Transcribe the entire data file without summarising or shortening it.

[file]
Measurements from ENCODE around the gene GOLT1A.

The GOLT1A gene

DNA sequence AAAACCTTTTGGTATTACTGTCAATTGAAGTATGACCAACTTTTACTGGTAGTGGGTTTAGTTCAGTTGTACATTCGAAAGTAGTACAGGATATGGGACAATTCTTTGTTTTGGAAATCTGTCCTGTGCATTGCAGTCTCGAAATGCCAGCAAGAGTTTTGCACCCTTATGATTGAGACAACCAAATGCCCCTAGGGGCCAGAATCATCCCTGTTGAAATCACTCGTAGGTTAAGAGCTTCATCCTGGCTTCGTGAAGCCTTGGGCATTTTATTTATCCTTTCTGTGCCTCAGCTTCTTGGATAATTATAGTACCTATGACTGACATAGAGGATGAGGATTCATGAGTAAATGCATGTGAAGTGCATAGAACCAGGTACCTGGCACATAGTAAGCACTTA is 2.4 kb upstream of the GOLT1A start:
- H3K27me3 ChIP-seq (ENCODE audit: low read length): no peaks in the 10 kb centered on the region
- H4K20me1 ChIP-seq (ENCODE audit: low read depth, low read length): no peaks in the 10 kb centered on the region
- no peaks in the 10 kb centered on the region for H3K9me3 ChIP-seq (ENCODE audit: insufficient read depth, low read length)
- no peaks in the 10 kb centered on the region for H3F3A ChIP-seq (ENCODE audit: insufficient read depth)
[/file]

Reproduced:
Measurements from ENCODE around the gene GOLT1A.

The GOLT1A gene

DNA sequence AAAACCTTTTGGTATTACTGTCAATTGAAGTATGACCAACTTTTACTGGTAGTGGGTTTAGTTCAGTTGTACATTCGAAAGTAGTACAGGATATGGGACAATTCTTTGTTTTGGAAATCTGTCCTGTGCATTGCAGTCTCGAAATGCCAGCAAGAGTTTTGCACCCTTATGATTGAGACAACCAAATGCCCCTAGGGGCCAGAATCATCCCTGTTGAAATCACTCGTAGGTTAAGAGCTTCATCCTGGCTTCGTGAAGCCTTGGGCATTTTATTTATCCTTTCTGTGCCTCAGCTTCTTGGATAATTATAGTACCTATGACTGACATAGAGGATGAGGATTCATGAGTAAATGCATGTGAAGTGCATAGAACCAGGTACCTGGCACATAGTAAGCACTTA is 2.4 kb upstream of the GOLT1A start:
- H3K27me3 ChIP-seq (ENCODE audit: low read length): no peaks in the 10 kb centered on the region
- H4K20me1 ChIP-seq (ENCODE audit: low read depth, low read length): no peaks in the 10 kb centered on the region
- no peaks in the 10 kb centered on the region for H3K9me3 ChIP-seq (ENCODE audit: insufficient read depth, low read length)
- no peaks in the 10 kb centered on the region for H3F3A ChIP-seq (ENCODE audit: insufficient read depth)